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Please use this identifier to cite or link to this item: http://hdl.handle.net/1974/7653

This item is restricted and will be released 2017-11-26.

Title: Challenging the Civic Nation
Authors: Larin, Stephen John

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Keywords: civic nationalism
conceptual analysis
nationalist conflict
conflict regulation
immigrant integration
United States
Northern Ireland
Issue Date: 27-Nov-2012
Series/Report no.: Canadian theses
Abstract: This thesis is a critical examination of civic nationalism that focuses on the disconnect between nationalist ideology and the social bases of nationhood, and the implications that this disconnect has for the feasibility of civic nationalism as a policy prescription for issues such as intra-state nationalist conflict and immigrant integration. While problems with the principles of civic nationalist ideology are important, my focus here is the more significant problem that civic nationalism is based on a general theory of nations and nationalism that treats them as solely ideological phenomena. Against this I argue that the term ‘nationalism’ refers to several different phenomena, most importantly a ‘system of culture’ or way of organizing society as described by Ernest Gellner and Benedict Anderson, and that augmenting Gellner and Anderson’s theories with the kind of relational social theory used by authors such as Rogers Brubaker and Charles Tilly provides an alternative explanation that is a better match for the evidence. If this is the case, I contend, then civic nationalism is both a misrepresentation of the history of nations and nationalism and infeasible as a prescription for policy issues such as intra-state nationalist conflict and immigrant integration. These arguments are supported with empirical evidence that is principally drawn from four cases: France, the United States, Northern Ireland, and Canada.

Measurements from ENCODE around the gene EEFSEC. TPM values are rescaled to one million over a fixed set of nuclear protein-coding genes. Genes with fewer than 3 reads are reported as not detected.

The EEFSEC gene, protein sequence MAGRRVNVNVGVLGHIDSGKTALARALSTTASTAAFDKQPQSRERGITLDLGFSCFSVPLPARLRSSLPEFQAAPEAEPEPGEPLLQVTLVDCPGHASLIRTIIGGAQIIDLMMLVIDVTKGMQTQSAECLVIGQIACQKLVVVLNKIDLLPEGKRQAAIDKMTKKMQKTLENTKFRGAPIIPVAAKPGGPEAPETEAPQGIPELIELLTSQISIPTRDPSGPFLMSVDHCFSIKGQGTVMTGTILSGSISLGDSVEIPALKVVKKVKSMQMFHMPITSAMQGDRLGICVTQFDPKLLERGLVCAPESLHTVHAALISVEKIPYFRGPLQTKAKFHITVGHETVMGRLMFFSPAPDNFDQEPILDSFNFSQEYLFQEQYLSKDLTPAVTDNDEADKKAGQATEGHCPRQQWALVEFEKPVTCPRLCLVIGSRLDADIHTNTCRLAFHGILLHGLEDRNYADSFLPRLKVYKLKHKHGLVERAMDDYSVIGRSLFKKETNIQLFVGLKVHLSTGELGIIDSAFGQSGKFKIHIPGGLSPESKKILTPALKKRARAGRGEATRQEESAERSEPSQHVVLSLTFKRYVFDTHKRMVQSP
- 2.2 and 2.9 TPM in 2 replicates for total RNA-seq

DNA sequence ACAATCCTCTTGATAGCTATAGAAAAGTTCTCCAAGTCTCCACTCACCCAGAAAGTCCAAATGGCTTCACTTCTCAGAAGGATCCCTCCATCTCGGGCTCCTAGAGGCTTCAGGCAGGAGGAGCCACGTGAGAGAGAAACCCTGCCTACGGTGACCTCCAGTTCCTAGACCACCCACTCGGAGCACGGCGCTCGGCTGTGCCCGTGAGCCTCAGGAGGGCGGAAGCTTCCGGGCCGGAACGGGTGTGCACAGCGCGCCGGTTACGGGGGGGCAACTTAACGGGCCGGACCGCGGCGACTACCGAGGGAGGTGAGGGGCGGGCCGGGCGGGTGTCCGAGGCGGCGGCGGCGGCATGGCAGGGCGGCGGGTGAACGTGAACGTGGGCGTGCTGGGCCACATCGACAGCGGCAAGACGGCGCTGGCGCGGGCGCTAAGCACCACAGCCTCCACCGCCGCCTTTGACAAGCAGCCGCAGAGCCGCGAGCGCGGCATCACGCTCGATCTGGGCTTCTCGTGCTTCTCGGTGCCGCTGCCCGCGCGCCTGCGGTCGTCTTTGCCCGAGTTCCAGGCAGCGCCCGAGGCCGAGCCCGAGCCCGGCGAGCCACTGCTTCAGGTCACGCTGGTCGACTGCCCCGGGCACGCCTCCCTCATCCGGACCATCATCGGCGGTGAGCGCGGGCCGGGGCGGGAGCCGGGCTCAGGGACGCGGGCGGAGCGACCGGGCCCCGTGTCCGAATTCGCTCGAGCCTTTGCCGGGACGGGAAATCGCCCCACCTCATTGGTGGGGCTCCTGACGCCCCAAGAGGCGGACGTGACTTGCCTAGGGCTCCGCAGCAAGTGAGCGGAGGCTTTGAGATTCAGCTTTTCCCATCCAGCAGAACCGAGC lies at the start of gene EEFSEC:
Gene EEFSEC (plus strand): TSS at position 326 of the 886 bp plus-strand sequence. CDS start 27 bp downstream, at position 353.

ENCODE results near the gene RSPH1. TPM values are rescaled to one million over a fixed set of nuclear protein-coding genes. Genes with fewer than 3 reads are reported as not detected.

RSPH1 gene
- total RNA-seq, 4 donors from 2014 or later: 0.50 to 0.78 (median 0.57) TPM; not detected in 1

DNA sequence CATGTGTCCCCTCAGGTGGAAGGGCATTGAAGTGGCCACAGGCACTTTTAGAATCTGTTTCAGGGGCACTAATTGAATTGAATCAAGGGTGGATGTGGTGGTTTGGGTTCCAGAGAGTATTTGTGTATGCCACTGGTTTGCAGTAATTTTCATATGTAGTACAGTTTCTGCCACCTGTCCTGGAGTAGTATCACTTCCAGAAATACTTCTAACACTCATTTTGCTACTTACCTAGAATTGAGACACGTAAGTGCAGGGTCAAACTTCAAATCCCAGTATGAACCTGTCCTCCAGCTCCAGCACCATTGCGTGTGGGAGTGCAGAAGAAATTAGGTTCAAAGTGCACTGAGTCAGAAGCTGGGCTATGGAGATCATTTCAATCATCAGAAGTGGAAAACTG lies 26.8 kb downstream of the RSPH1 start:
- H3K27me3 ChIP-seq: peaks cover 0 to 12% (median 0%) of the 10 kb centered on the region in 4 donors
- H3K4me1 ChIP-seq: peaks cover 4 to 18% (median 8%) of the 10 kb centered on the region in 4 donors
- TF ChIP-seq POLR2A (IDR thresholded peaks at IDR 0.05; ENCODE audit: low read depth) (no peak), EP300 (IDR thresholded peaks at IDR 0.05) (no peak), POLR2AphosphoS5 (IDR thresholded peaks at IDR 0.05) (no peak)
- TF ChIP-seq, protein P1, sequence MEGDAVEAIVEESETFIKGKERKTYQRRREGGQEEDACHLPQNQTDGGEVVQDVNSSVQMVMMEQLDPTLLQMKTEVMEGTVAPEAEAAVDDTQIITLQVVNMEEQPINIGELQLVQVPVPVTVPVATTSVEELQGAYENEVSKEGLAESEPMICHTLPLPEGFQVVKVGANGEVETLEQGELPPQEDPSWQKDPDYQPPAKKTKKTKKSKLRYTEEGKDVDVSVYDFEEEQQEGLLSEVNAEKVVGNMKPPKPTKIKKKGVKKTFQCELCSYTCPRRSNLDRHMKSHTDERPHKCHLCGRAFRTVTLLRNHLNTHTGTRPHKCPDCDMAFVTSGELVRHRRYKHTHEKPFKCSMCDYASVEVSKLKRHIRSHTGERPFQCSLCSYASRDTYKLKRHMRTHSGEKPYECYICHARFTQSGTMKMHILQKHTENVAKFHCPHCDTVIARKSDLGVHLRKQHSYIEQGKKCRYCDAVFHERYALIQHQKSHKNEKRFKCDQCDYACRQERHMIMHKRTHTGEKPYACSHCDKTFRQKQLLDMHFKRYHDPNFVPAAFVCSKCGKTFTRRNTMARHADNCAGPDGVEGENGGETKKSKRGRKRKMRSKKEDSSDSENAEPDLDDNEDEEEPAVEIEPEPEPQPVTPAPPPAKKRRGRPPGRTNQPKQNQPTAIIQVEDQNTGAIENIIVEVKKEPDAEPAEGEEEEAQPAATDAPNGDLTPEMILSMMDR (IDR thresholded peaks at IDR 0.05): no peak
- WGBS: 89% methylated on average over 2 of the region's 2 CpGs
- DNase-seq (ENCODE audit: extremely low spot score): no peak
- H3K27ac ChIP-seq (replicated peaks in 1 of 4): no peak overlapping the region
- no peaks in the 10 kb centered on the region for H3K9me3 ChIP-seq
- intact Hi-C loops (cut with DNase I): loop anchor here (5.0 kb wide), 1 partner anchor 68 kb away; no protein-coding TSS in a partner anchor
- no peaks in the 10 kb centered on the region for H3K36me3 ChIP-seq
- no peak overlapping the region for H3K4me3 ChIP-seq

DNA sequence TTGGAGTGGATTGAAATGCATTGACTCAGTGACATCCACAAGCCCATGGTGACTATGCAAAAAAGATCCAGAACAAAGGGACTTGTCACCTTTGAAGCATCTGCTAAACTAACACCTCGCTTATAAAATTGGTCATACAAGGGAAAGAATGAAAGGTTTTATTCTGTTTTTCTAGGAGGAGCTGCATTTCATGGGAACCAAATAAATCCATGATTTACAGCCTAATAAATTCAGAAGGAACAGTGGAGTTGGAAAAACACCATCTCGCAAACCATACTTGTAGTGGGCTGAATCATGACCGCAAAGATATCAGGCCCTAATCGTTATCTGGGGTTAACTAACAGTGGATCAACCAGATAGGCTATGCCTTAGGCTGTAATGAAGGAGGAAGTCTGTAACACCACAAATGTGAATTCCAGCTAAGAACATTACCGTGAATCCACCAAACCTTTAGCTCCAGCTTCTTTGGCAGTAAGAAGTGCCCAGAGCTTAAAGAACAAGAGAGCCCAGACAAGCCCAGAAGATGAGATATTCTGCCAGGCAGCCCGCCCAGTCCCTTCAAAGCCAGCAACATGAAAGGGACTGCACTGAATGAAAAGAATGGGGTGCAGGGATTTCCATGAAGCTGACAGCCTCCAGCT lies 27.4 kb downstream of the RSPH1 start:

Description: Thesis (Ph.D, Political Studies) -- Queen's University, 2012-11-27 11:21:47.013
URI: http://hdl.handle.net/1974/7653
Appears in Collections:Queen's Graduate Theses and Dissertations
Department of Political Studies Graduate Theses

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